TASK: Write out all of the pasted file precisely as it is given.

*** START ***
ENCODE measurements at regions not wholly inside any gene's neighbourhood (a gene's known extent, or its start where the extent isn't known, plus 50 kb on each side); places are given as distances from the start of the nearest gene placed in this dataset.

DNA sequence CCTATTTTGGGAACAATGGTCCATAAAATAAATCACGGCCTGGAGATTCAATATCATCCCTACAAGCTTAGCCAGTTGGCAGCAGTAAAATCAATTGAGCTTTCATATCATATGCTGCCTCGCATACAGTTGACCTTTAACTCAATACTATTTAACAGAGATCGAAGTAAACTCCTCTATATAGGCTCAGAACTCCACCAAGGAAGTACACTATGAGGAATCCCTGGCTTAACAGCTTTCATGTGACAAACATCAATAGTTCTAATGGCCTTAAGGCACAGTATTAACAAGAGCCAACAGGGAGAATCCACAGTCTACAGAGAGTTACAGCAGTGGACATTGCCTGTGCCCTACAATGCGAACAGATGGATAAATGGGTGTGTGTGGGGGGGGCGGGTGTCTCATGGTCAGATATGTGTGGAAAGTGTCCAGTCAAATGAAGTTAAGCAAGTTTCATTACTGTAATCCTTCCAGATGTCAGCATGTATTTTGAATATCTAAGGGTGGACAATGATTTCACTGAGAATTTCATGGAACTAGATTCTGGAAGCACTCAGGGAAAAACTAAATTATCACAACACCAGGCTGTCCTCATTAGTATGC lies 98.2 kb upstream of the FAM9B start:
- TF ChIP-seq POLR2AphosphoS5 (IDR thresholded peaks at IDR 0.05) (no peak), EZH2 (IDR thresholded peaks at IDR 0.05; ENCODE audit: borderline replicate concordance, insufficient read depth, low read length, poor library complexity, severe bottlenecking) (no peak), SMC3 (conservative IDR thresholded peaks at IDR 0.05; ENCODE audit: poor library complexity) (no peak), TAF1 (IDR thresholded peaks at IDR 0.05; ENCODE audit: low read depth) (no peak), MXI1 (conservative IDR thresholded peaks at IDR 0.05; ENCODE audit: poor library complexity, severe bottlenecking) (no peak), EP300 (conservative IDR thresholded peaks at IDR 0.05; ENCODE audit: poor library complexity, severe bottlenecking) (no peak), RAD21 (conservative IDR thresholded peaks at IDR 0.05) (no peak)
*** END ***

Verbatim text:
ENCODE measurements at regions not wholly inside any gene's neighbourhood (a gene's known extent, or its start where the extent isn't known, plus 50 kb on each side); places are given as distances from the start of the nearest gene placed in this dataset.

DNA sequence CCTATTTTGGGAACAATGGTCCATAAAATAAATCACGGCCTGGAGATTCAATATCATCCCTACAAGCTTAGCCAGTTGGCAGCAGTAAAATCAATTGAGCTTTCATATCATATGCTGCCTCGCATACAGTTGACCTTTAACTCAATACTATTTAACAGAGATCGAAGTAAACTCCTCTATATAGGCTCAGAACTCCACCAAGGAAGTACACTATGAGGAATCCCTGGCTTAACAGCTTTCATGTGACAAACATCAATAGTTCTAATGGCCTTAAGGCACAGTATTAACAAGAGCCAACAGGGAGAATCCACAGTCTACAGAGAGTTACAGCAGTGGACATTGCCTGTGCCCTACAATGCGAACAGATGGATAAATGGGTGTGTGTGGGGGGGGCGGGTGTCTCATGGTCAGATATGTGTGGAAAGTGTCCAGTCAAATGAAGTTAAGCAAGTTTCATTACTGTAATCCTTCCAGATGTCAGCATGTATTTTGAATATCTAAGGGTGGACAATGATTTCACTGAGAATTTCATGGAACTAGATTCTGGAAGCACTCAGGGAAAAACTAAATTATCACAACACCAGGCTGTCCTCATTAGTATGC lies 98.2 kb upstream of the FAM9B start:
- TF ChIP-seq POLR2AphosphoS5 (IDR thresholded peaks at IDR 0.05) (no peak), EZH2 (IDR thresholded peaks at IDR 0.05; ENCODE audit: borderline replicate concordance, insufficient read depth, low read length, poor library complexity, severe bottlenecking) (no peak), SMC3 (conservative IDR thresholded peaks at IDR 0.05; ENCODE audit: poor library complexity) (no peak), TAF1 (IDR thresholded peaks at IDR 0.05; ENCODE audit: low read depth) (no peak), MXI1 (conservative IDR thresholded peaks at IDR 0.05; ENCODE audit: poor library complexity, severe bottlenecking) (no peak), EP300 (conservative IDR thresholded peaks at IDR 0.05; ENCODE audit: poor library complexity, severe bottlenecking) (no peak), RAD21 (conservative IDR thresholded peaks at IDR 0.05) (no peak)